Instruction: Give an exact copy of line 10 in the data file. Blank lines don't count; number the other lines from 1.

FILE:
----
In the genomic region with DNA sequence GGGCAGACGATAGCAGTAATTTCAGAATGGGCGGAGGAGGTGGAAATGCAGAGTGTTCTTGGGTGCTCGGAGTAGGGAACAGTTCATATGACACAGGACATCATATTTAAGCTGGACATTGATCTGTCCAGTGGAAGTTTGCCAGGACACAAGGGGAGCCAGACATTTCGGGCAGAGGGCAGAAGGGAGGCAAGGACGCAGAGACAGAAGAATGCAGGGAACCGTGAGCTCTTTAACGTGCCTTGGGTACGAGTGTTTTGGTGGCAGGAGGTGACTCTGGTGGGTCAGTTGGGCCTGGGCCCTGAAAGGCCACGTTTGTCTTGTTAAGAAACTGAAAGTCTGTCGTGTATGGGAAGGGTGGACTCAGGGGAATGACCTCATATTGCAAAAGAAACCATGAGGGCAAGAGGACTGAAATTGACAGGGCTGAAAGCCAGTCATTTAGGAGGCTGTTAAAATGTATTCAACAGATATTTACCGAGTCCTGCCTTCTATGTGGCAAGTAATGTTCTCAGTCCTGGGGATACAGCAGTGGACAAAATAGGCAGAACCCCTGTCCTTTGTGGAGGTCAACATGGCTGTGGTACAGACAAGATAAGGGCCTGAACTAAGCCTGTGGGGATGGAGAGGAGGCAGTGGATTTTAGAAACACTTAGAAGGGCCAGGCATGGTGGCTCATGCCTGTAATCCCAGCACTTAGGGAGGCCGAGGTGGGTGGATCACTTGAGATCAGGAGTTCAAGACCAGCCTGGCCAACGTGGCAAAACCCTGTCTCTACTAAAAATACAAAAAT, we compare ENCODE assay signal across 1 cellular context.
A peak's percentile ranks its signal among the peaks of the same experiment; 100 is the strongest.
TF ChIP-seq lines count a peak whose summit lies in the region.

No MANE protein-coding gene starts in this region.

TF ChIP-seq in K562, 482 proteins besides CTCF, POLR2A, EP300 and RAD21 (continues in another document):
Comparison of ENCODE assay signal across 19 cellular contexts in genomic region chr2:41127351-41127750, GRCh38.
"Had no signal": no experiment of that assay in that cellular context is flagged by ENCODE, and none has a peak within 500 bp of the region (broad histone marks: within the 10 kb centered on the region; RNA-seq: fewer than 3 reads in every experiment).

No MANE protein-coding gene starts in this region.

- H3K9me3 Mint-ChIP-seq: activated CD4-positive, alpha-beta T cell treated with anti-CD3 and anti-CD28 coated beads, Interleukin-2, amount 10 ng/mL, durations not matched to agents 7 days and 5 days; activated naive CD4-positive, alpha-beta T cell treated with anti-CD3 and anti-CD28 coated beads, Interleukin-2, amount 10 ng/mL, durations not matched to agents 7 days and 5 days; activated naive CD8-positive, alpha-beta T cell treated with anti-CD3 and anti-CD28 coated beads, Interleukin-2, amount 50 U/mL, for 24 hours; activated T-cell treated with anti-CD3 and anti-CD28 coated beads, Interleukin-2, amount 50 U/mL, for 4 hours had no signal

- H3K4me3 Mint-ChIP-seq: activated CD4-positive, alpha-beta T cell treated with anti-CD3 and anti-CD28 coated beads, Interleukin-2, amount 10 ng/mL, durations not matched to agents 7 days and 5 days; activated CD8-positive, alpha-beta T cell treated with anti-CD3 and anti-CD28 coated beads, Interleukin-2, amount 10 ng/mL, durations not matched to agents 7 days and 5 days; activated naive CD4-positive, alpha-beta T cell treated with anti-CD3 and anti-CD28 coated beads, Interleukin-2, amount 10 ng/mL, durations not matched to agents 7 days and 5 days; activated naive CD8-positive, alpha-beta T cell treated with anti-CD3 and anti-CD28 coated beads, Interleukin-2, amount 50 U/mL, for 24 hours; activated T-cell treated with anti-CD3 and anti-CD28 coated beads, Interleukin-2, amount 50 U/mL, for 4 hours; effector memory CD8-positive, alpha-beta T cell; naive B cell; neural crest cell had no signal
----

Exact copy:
- H3K4me3 Mint-ChIP-seq: activated CD4-positive, alpha-beta T cell treated with anti-CD3 and anti-CD28 coated beads, Interleukin-2, amount 10 ng/mL, durations not matched to agents 7 days and 5 days; activated CD8-positive, alpha-beta T cell treated with anti-CD3 and anti-CD28 coated beads, Interleukin-2, amount 10 ng/mL, durations not matched to agents 7 days and 5 days; activated naive CD4-positive, alpha-beta T cell treated with anti-CD3 and anti-CD28 coated beads, Interleukin-2, amount 10 ng/mL, durations not matched to agents 7 days and 5 days; activated naive CD8-positive, alpha-beta T cell treated with anti-CD3 and anti-CD28 coated beads, Interleukin-2, amount 50 U/mL, for 24 hours; activated T-cell treated with anti-CD3 and anti-CD28 coated beads, Interleukin-2, amount 50 U/mL, for 4 hours; effector memory CD8-positive, alpha-beta T cell; naive B cell; neural crest cell had no signal